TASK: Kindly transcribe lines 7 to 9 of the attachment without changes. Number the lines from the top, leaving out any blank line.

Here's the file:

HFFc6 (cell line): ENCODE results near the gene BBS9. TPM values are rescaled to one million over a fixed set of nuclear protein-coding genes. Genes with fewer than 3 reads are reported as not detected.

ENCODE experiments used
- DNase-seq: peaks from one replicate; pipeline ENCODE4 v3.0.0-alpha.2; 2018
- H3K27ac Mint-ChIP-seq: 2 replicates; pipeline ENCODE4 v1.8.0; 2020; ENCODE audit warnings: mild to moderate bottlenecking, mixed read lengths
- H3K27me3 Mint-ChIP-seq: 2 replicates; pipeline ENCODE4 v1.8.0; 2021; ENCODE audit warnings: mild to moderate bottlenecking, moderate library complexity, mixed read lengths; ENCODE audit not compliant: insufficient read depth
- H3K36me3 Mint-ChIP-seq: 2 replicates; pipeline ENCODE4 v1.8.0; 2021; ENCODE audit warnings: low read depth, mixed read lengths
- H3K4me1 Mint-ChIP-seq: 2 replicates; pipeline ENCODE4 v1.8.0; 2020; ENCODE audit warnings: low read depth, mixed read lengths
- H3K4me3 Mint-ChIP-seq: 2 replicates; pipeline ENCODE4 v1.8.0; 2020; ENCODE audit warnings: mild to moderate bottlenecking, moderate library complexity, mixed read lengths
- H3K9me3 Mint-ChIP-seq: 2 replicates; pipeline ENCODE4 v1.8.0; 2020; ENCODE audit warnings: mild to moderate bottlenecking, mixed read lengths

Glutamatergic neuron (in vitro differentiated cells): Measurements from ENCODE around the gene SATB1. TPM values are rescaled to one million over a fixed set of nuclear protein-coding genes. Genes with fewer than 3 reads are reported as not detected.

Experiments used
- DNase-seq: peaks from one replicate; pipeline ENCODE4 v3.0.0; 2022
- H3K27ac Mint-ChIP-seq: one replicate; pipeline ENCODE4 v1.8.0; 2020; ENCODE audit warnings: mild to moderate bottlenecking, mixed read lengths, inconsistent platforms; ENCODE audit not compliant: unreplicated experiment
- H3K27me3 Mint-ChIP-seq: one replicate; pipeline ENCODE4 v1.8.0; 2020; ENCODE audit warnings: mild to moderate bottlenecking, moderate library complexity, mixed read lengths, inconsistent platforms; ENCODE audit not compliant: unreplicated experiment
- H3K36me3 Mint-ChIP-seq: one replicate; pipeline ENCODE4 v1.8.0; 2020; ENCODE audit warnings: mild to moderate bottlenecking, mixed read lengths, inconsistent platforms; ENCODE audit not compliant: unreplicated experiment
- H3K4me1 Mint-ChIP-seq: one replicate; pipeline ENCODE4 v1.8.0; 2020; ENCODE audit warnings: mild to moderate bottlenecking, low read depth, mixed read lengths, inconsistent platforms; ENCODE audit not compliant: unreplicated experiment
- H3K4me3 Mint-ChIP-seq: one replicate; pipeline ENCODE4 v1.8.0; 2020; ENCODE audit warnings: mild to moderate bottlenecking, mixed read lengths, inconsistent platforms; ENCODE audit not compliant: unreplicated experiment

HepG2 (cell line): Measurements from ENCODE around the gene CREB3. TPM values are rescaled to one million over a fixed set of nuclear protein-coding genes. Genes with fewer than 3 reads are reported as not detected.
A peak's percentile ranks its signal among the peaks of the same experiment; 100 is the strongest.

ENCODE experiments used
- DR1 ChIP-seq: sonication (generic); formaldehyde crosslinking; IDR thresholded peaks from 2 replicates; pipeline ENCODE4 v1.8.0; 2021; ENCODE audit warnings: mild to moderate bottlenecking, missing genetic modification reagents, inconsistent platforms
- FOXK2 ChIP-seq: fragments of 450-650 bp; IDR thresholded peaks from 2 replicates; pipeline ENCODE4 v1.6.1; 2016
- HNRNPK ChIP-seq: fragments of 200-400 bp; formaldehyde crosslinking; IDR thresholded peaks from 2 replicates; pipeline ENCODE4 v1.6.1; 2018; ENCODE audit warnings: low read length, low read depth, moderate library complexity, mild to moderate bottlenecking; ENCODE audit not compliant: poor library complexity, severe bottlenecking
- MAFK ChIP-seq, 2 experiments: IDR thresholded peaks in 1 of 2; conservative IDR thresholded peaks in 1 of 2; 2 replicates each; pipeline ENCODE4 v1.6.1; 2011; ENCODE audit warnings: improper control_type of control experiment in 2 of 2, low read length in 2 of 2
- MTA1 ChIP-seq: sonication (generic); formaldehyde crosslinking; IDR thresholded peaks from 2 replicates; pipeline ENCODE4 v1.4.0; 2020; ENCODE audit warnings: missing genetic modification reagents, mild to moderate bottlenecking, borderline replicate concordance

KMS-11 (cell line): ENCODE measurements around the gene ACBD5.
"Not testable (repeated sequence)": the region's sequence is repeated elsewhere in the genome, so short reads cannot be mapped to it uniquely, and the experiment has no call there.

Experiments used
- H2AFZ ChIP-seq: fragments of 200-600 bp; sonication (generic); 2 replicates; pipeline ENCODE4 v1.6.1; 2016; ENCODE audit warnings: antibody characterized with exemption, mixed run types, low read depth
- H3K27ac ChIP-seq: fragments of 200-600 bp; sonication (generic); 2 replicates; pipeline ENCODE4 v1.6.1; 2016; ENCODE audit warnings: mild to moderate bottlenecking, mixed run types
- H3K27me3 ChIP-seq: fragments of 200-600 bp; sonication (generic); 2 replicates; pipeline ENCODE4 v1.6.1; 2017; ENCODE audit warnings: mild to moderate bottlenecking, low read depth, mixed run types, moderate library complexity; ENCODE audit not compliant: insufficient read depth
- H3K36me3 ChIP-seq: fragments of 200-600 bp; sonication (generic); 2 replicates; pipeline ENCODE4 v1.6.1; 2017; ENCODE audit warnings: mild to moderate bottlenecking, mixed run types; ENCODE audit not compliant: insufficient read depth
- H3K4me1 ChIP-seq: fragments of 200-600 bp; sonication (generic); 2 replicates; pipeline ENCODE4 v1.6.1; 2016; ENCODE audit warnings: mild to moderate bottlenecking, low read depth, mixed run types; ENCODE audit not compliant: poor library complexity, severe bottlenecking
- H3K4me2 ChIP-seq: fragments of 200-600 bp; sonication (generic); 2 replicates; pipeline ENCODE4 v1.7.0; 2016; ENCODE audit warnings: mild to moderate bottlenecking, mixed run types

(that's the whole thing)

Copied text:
- H3K4me1 Mint-ChIP-seq: 2 replicates; pipeline ENCODE4 v1.8.0; 2020; ENCODE audit warnings: low read depth, mixed read lengths
- H3K4me3 Mint-ChIP-seq: 2 replicates; pipeline ENCODE4 v1.8.0; 2020; ENCODE audit warnings: mild to moderate bottlenecking, moderate library complexity, mixed read lengths
- H3K9me3 Mint-ChIP-seq: 2 replicates; pipeline ENCODE4 v1.8.0; 2020; ENCODE audit warnings: mild to moderate bottlenecking, mixed read lengths